Right now, it appears that a moderate caffeine intake does not increase the risk of developing cardiovascular disease, osteoporosis or cancer. Contrary to popular opinion, caffeinated drinks do not dehydrate us, especially if we are used to caffeine.
Caffeine is found naturally in more than 60 plants such as coffee and cocoa beans, tea leaves, kola nut, yerba mate, and guarana. It's also used in soft drinks, energy drinks and drugs such as some cold and pain remedies. Coffee and tea are the main sources of caffeine for adults, while soft drinks are the main sources for children.
How much caffeine is safe? Health Canada recommends that adults limit their caffeine intake to no more than 400-450 mg/day. This is about the amount found in three 8-ounce cups of regular coffee.
Health Canada also recommends that pregnant and breastfeeding women limit their intake to no more than 300 mg per day (two cups of coffee or six cups of tea). Caffeine can be passed to an infant in breast milk, which may result in irritability and sleeplessness.
Recommended limits for children are even lower (45 mg/day for children 4-6 years, 62.5 mg/d for 7-9 years and 85 mg/day for children 10-12 years). It doesn’t take much for children to reach these limits. There are about 45 mg of caffeine in a 12-oz can of cola, 80 mg in an energy drink and roughly 10 mg in a solid milk chocolate bar.
For the average healthy adult, moderate caffeine intakes pose no health risk, especially if we eat a balanced diet and enjoy regular physical activity.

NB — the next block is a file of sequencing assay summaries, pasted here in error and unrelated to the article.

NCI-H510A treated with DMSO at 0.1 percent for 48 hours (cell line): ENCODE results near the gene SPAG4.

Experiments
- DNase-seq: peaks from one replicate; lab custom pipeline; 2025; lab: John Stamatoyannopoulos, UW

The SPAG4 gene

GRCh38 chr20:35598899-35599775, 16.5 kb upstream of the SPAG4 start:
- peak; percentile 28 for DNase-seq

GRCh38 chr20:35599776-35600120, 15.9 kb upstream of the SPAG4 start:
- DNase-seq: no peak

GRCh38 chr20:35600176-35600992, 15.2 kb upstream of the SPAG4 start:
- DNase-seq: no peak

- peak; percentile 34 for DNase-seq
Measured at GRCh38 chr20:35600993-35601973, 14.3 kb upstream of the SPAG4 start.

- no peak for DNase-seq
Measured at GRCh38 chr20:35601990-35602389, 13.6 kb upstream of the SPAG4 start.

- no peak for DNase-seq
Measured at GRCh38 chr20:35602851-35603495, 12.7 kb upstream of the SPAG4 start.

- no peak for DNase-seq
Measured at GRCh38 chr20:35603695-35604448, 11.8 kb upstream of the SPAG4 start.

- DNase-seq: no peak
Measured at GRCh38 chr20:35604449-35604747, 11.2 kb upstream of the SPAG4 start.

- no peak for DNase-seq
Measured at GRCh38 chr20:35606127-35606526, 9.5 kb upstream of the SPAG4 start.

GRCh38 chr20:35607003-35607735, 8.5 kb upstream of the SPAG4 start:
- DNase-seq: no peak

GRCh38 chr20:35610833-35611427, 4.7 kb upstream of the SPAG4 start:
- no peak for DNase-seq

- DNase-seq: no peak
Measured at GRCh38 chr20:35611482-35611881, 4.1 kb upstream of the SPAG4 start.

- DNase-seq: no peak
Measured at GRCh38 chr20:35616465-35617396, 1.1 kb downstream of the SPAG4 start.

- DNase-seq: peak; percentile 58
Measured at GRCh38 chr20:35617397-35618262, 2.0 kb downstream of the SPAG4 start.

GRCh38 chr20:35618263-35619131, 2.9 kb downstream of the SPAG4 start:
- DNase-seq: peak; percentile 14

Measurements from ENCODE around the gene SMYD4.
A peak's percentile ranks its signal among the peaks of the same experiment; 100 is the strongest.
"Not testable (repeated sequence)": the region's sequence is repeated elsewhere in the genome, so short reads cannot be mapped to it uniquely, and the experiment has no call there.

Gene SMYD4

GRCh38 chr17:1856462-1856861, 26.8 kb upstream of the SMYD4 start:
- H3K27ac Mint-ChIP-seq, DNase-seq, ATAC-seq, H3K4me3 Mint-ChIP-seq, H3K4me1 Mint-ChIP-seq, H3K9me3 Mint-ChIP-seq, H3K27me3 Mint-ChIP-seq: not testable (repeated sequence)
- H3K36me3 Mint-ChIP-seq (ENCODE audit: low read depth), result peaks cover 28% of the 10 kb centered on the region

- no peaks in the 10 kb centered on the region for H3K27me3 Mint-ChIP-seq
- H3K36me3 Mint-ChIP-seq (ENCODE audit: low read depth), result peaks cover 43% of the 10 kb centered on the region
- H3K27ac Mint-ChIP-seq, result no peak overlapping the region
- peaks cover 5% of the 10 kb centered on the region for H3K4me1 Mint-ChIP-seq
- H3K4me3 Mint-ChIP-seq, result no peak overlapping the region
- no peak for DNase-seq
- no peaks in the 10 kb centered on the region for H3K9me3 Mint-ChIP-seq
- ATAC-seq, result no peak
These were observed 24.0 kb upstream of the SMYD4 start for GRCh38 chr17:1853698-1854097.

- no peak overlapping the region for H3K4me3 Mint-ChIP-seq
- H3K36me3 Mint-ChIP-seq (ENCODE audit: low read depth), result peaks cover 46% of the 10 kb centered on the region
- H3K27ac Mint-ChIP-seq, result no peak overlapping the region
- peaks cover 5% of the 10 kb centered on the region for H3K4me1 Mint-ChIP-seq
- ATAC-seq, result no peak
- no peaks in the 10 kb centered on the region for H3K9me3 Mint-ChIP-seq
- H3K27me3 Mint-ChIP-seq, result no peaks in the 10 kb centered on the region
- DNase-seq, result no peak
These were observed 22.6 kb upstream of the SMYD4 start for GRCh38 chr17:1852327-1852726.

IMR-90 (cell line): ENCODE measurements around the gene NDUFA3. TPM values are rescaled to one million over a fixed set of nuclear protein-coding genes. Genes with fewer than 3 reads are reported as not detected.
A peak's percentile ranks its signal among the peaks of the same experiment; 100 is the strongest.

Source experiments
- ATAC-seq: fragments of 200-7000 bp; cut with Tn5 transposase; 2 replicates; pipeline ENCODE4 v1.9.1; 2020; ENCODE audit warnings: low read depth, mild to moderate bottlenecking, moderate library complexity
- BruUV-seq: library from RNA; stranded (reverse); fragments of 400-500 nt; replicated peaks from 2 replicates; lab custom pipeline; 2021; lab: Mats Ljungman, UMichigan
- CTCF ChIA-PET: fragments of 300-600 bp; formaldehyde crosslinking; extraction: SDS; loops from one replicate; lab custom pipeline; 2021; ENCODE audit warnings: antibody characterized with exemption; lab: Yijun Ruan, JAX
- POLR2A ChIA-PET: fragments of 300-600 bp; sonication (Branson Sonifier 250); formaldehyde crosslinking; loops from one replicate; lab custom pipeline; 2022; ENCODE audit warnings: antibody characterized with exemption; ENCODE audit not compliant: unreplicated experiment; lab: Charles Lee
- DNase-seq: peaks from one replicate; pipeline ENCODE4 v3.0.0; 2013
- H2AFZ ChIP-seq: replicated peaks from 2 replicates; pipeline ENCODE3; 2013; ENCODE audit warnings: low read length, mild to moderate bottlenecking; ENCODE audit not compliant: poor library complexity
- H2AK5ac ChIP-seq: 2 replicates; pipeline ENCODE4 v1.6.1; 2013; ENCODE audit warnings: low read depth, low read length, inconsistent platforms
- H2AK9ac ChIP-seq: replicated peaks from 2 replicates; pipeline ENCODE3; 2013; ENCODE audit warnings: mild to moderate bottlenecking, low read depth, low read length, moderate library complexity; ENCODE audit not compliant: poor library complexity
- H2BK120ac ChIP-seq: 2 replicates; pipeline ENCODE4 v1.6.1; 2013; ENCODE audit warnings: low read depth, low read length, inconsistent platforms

Angela C. Dufour, MEd., PDt., IOC Grad Dip Sports Nutr, CFE, is a sports dietitian and owner of Nutrition in Action in Bedford, N.S. Since 1999 Angela has been working as a professional dietitian within the health and sports and foodservice industries in Halifax and abroad. She is also a Regional (Nutrition) Marketing Manager with Compass Group Canada; food services management. Most recently, Angela has worked with Compass Group Canada’s Sport and Leisure and Entertainment Division to assist the culinary and marketing teams with her expertise in Sports Nutrition Food Services to effectively deliver appropriate high performance mass meal service to a variety of athletic groups, including the Canada Summer Games, 2009 in PEI and Molson Canadian Hockey House for the 2010 Vancouver Winter Olympics. Angela’s clientele includes a variety of athletes, coaches, parents, provincial/national and international athletes. She also provides professional education services to the general public including non-athletes, children, adolescents and the elderly. Her services range from one-on-one consults to group packages, including personal diet assessments and analysis. To learn more, visit www.nutritioninaction.ca.